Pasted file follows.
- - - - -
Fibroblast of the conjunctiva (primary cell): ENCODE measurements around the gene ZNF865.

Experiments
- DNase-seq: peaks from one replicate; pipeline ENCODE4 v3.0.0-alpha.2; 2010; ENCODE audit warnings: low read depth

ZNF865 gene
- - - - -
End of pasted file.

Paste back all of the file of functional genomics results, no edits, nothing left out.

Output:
Fibroblast of the conjunctiva (primary cell): ENCODE measurements around the gene ZNF865.

Experiments
- DNase-seq: peaks from one replicate; pipeline ENCODE4 v3.0.0-alpha.2; 2010; ENCODE audit warnings: low read depth

ZNF865 gene